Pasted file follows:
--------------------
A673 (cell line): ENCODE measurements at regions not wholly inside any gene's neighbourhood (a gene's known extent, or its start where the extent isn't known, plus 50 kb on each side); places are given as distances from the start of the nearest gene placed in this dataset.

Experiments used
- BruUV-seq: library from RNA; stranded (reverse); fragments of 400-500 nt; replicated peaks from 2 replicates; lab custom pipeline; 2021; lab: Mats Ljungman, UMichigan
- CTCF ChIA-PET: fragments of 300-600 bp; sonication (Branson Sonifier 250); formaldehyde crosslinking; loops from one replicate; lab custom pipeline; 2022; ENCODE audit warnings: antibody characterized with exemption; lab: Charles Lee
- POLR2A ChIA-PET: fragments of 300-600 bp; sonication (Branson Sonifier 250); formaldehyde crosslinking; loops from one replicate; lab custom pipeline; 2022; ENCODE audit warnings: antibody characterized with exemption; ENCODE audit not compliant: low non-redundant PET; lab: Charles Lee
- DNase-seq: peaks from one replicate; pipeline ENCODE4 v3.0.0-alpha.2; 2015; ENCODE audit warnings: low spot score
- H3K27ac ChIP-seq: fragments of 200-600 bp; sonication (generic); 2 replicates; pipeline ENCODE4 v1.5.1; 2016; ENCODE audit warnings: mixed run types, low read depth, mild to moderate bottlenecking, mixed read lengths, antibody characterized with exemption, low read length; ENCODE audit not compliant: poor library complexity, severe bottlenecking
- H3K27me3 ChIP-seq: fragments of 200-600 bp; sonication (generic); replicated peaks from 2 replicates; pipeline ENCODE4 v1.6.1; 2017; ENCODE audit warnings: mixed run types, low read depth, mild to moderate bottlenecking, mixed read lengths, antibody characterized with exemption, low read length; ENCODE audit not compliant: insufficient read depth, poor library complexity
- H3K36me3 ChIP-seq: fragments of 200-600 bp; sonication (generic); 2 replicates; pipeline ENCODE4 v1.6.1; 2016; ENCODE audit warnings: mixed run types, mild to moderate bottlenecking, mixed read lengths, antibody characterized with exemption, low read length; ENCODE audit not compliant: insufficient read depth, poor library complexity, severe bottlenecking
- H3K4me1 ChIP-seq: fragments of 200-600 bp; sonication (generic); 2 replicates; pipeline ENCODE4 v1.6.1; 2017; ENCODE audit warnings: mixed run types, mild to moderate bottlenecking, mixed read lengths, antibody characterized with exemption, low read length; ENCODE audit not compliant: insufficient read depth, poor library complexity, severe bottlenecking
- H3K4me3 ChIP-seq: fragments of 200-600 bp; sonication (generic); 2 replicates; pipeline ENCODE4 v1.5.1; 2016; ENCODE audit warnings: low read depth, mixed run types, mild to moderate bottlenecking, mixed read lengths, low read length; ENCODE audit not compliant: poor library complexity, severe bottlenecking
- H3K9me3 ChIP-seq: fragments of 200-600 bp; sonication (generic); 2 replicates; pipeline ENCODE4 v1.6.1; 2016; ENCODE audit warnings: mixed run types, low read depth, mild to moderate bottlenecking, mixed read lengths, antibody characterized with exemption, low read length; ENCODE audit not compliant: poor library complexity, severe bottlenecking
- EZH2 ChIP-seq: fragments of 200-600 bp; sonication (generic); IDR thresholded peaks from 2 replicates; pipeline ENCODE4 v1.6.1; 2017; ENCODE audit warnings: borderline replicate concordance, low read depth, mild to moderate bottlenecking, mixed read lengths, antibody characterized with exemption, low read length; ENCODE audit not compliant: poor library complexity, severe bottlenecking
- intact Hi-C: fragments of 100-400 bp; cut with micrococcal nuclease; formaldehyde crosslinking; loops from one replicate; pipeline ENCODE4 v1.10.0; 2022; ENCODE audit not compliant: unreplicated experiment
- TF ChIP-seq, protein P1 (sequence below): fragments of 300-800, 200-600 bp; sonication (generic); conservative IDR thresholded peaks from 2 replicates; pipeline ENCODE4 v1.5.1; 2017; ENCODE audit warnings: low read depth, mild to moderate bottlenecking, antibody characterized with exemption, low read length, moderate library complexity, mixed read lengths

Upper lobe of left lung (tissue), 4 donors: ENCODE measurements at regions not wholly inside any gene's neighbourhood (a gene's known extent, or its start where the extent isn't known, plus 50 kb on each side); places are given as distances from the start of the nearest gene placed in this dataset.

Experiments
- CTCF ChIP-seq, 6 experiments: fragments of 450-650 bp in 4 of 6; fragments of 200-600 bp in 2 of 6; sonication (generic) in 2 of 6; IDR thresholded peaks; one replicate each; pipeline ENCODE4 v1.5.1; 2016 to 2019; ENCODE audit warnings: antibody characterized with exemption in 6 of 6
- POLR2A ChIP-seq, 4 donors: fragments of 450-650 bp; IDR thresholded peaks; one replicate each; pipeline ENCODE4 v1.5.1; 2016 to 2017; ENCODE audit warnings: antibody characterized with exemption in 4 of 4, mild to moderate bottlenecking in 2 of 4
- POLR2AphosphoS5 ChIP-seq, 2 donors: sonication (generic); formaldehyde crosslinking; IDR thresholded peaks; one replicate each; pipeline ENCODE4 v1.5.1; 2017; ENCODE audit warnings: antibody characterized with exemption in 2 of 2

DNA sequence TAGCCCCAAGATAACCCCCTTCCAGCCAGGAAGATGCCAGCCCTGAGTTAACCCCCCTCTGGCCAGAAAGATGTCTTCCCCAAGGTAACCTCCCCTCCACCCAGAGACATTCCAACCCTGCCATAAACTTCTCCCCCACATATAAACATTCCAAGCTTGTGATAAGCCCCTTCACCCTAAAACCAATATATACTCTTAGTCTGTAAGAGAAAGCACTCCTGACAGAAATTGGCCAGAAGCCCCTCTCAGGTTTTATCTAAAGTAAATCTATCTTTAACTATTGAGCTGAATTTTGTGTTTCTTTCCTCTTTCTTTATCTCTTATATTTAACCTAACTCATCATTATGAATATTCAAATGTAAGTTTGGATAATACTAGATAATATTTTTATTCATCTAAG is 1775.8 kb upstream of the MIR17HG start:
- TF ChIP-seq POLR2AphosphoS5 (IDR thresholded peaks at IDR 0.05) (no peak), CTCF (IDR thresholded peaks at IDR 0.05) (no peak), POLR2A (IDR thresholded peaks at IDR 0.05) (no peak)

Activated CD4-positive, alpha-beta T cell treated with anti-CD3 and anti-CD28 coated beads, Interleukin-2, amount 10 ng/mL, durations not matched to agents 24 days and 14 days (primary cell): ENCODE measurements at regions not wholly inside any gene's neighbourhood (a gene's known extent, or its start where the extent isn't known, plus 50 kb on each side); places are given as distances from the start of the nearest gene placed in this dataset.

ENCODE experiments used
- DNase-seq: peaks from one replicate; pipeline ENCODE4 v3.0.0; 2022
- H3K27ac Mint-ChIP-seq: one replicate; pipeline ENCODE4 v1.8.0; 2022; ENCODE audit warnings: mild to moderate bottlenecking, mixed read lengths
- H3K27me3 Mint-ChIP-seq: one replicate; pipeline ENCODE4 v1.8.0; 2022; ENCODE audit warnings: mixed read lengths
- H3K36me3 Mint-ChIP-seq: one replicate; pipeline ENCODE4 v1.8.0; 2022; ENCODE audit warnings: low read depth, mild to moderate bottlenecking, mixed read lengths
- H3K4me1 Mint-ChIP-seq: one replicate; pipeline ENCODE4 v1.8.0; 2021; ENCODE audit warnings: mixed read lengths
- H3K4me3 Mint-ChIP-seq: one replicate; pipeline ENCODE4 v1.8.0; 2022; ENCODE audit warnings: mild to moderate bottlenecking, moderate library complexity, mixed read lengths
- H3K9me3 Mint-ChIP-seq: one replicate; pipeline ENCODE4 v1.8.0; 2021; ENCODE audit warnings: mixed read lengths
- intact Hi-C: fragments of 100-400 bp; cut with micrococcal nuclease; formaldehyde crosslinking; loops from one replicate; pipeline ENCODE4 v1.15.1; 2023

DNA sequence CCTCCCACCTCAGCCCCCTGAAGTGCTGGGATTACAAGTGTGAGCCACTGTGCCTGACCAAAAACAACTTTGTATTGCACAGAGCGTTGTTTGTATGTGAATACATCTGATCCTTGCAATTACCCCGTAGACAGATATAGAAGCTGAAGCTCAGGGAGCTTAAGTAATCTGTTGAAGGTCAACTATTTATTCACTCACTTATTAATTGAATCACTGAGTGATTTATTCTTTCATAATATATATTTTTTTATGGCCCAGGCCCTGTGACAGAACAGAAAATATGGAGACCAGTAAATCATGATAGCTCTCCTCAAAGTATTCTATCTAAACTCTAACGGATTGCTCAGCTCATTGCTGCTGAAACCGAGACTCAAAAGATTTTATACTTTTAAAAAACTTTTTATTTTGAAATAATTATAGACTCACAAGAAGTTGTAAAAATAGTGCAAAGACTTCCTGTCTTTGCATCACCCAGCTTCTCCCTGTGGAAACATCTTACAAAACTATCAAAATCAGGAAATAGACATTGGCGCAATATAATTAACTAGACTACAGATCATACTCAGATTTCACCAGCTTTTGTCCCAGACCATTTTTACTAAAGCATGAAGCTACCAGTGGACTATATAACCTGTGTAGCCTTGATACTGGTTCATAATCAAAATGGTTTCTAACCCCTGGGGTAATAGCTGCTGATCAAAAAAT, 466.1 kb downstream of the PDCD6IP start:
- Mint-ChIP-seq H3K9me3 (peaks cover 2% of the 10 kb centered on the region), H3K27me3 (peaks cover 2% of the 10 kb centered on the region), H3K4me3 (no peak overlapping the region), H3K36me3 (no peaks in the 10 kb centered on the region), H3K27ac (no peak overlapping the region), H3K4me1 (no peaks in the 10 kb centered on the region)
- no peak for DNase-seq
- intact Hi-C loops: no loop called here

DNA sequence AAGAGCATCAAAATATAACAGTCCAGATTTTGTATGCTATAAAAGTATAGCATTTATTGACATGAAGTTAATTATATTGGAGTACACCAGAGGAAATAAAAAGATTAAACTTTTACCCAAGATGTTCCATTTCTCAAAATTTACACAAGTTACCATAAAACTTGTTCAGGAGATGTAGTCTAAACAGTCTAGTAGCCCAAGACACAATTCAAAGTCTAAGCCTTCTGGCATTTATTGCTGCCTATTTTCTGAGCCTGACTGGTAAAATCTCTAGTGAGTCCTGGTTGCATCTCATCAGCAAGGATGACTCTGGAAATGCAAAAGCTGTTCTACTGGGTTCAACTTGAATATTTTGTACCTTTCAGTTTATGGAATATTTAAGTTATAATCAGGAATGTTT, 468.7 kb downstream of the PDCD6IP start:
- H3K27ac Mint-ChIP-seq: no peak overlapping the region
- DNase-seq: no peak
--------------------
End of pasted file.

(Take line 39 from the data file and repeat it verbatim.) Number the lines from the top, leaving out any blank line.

- DNase-seq: no peak